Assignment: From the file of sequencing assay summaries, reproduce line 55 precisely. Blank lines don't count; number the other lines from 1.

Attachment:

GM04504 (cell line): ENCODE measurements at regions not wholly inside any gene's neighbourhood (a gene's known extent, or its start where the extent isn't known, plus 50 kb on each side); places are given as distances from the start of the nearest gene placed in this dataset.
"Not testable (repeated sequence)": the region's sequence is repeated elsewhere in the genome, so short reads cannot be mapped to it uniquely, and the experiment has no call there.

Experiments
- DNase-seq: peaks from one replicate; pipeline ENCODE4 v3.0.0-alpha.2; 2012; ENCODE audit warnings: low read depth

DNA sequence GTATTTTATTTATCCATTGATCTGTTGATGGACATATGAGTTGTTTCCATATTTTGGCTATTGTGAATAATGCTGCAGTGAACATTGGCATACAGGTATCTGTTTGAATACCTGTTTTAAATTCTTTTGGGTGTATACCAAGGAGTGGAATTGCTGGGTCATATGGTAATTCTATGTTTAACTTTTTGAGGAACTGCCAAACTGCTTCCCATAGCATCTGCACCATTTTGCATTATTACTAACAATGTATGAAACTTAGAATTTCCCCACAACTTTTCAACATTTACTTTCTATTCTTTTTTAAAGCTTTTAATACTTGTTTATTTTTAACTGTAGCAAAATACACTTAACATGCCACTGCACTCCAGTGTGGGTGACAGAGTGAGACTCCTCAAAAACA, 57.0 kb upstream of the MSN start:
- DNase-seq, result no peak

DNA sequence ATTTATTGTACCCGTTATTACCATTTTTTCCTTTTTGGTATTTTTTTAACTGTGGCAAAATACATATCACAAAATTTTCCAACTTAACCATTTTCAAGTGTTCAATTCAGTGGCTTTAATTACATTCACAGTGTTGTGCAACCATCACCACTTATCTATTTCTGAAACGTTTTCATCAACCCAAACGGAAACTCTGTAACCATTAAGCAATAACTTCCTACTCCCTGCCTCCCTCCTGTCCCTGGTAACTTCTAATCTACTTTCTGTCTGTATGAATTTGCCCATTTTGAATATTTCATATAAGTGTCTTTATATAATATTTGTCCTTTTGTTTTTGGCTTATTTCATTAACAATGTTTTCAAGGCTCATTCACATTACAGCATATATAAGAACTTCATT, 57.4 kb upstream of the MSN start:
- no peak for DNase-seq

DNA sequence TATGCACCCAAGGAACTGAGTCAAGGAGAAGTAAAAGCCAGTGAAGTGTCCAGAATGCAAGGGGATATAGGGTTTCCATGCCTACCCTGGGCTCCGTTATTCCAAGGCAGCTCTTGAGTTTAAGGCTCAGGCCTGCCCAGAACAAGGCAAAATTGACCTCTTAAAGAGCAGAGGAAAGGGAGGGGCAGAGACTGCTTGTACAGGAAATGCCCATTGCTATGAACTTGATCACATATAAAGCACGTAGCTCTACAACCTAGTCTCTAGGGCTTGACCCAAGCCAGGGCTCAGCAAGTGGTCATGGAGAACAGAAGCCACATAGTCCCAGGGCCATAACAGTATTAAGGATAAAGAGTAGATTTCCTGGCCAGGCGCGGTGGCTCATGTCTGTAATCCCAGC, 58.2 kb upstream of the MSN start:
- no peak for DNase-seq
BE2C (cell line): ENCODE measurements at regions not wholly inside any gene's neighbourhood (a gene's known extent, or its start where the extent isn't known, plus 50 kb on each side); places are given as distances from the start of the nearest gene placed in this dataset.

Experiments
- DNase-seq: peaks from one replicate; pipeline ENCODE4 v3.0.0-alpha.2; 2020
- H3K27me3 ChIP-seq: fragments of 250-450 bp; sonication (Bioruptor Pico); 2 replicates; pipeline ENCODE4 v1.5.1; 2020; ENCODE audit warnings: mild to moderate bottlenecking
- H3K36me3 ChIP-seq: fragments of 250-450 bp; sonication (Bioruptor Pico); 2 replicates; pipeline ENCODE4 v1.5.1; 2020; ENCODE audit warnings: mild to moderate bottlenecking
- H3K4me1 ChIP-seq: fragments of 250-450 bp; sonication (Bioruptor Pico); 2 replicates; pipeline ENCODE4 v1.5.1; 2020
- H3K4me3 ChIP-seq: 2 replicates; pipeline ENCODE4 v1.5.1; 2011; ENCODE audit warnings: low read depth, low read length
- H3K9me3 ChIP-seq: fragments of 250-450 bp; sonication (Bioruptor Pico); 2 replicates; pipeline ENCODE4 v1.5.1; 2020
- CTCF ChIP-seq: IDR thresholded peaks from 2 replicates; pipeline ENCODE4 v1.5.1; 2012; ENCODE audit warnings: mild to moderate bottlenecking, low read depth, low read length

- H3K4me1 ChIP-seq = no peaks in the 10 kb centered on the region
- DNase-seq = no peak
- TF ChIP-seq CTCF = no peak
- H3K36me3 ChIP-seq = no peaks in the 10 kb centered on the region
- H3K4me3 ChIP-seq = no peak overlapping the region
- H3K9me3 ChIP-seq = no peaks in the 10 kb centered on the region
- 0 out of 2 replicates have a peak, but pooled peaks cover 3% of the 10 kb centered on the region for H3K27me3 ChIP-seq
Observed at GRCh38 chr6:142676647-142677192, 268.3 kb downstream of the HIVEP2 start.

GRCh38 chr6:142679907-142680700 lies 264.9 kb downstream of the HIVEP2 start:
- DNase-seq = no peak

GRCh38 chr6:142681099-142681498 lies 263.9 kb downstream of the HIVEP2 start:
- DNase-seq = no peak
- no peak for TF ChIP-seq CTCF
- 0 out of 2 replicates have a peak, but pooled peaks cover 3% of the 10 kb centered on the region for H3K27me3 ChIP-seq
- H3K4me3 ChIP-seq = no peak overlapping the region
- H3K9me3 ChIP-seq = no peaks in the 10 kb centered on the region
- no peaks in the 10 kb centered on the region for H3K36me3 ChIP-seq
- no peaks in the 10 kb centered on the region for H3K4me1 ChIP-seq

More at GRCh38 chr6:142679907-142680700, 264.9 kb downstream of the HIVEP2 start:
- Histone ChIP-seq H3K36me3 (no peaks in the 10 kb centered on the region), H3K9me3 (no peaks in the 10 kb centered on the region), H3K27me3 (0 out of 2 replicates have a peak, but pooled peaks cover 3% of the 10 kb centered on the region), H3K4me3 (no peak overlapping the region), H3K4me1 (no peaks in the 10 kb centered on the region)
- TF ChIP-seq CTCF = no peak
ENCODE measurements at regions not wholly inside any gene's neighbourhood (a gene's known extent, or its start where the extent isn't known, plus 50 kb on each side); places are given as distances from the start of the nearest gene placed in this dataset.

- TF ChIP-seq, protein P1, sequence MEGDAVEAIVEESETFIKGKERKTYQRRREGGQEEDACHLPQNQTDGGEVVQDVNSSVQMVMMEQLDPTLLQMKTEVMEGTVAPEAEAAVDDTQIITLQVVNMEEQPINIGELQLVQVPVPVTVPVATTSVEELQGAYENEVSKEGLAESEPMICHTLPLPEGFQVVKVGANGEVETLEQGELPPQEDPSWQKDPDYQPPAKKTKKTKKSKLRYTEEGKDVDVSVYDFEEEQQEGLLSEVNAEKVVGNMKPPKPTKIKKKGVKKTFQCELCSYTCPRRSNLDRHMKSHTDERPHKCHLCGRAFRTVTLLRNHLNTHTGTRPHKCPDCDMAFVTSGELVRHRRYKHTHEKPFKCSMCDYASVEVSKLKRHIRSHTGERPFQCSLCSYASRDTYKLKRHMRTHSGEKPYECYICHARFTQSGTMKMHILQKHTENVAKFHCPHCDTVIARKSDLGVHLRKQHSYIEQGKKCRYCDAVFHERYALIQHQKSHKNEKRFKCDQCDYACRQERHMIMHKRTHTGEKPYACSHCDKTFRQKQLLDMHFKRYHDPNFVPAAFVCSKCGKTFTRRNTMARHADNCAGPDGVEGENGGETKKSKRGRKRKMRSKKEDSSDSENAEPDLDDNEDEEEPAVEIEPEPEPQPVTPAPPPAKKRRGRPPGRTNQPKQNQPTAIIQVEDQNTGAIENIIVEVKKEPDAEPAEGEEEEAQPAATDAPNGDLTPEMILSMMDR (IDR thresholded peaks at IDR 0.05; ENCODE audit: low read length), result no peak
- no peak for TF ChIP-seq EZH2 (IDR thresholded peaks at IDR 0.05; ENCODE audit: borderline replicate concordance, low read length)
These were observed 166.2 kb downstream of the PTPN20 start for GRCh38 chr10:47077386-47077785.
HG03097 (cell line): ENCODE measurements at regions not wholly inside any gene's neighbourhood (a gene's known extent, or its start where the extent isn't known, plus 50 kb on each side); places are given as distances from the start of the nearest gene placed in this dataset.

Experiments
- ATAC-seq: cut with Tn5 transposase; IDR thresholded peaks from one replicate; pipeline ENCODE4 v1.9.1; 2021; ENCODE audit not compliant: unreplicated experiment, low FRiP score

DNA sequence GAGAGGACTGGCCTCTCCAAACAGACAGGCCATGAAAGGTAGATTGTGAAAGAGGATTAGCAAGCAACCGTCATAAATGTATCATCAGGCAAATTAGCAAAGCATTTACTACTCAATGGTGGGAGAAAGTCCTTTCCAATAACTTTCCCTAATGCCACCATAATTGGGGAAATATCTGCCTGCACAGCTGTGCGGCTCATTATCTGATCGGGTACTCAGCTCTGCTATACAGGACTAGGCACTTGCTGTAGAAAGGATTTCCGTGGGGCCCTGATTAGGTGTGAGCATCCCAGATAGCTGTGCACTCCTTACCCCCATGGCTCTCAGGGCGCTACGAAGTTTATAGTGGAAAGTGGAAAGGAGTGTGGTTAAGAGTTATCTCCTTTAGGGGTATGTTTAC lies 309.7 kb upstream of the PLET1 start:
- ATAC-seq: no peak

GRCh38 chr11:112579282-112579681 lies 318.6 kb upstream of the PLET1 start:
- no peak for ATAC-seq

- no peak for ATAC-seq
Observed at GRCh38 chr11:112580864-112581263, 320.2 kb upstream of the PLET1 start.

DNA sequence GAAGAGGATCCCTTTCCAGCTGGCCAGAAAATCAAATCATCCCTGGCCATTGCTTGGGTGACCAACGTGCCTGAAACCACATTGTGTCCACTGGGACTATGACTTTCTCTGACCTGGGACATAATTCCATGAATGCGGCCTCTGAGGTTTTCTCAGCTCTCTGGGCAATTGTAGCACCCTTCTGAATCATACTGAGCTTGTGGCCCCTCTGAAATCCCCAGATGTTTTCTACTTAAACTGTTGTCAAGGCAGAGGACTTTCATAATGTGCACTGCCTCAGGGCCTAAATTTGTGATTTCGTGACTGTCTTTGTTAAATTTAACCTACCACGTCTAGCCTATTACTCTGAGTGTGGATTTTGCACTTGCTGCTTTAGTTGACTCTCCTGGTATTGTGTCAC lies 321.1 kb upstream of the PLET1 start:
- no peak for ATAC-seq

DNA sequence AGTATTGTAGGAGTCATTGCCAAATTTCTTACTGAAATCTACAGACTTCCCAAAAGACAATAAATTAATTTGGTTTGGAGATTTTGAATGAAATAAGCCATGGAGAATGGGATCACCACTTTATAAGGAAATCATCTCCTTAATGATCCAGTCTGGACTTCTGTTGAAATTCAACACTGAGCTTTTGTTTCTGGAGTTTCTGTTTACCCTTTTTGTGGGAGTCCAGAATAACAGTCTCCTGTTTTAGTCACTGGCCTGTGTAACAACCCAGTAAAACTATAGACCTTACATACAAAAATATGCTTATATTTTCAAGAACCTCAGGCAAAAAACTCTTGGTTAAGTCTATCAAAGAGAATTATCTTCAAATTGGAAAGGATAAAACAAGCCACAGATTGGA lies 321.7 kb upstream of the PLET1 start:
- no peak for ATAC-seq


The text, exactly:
- no peak for ATAC-seq